Like HowStuffWorks on Facebook!

Is it worth it to get your home LEED certified?

Home Construction Image Gallery Following LEED guidelines as you build a new home or renovate an existing property can mean significant energy and money savings. See more home construction pictures.

If you're interested in building a green home -- or making your existing home greener -- chances are you've come across the acronym "LEED." It stands for Leadership in Energy and Environmental Design, and it's a green building rating system that the U.S. Green Building Council developed to promote (and provide tools and guidelines for achieving) energy savings, water efficiency, reduction in carbon emissions, reduction in waste sent to landfills, improved indoor air quality, protection of natural resources, and the choice of environmentally and socially responsible sites for the construction of new buildings [source: Natural Resources Defense Council].

There are LEED certification programs for commercial buildings and public facilities, as well as a program for residential buildings, known as LEED for Homes. Achieving certification is an involved process that requires a home to earn a certain number of points, and there are four available levels of certification. The maximum number of points any home can earn is 136.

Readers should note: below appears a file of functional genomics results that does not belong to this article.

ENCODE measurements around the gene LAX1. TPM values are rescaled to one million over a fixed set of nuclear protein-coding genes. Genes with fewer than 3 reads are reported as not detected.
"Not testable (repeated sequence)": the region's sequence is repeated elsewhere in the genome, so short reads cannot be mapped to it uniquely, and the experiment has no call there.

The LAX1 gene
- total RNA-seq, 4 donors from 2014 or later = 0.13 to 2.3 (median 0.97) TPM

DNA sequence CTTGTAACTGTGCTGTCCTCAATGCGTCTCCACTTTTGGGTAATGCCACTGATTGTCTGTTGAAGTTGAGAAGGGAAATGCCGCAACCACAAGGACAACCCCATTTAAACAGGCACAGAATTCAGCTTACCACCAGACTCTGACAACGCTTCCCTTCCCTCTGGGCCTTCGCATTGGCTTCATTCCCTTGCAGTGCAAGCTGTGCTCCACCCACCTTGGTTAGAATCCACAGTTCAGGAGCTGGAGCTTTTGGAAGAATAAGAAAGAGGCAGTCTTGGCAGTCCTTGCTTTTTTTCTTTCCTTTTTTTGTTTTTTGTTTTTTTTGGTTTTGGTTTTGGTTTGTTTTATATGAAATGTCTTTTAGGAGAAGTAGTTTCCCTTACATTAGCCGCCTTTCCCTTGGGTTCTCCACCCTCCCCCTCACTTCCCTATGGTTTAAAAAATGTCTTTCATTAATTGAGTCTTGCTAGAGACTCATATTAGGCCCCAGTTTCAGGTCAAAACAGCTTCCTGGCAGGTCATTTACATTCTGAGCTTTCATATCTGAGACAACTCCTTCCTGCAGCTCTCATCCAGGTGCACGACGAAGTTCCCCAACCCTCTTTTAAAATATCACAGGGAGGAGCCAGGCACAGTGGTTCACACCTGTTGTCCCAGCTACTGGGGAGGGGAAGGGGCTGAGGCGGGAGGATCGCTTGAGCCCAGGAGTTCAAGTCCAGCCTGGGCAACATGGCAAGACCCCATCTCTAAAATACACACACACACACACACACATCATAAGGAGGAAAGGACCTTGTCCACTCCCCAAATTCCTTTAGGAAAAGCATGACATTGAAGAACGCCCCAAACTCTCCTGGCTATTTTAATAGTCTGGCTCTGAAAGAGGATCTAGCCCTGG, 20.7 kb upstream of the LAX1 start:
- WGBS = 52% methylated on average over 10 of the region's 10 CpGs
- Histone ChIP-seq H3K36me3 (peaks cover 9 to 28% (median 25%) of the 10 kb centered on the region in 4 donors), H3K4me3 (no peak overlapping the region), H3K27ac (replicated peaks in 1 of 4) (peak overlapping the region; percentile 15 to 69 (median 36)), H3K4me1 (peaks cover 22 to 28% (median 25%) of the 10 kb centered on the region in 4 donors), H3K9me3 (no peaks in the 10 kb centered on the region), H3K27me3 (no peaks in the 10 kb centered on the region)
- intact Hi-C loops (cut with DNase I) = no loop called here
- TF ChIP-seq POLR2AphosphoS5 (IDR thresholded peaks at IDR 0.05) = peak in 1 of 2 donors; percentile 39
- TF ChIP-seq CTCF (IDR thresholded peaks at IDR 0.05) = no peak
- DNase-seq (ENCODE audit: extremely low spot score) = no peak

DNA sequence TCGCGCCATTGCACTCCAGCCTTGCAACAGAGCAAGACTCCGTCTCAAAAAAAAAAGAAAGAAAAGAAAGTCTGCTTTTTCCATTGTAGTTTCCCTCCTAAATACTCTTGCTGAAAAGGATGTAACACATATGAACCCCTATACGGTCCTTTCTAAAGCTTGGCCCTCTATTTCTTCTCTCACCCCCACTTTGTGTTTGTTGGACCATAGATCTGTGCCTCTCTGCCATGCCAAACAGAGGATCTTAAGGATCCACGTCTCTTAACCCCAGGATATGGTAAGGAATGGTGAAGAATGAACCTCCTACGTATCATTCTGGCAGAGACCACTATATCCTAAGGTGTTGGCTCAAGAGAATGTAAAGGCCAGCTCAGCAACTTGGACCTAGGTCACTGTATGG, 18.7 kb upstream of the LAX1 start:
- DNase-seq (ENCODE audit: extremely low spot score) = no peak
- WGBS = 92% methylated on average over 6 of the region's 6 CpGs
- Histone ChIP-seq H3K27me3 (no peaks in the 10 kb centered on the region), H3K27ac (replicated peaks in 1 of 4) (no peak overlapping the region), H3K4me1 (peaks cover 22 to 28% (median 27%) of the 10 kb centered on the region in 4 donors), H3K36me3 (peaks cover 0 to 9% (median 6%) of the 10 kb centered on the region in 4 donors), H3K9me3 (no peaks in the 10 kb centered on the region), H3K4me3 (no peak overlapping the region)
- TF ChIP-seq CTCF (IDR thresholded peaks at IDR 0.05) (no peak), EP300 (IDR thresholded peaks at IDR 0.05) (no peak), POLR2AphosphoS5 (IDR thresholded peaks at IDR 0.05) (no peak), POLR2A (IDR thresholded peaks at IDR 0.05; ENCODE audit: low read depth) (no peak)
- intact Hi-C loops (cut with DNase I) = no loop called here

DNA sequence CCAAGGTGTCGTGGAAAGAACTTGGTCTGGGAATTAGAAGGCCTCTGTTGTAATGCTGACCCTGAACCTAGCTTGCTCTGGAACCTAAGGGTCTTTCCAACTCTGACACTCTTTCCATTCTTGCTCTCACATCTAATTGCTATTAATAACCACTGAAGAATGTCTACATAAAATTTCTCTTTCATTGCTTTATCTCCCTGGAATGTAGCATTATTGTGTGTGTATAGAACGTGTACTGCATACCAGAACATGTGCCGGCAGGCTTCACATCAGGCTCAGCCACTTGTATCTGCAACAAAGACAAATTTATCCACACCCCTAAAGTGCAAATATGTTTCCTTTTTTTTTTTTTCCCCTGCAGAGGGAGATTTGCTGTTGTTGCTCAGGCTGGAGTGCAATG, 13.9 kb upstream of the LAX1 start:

A home awarded 90 to 136 points gets Platinum certification; 75 to 89 points equals Gold; 60 to 74 points earns Silver; and 45 to 59 points means a home is simply certified, but hasn't achieved enough points to earn a Gold, Silver or Platinum status [source: Natural Resources Defense Council]. Earning points -- and certification -- requires verification by a designated third party, so you can't just claim that you've followed LEED guidelines and get certified. A LEED for Homes Providers or Green Raters needs to make sure you've done what you're supposed to do.

Whether or not you go through the process of getting certified, following LEED guidelines as you build a new home or renovate an existing property can mean significant energy and money savings. It also lessens your home's negative impact on the environment and creates a healthier space for you and your family. And if you do actually get LEED certification, that can mean good things for your home's resale value and potential tax incentives, not to mention bragging rights to your eco-savvy friends. Here's a look at some good reasons to become a LEED-er.


More to Explore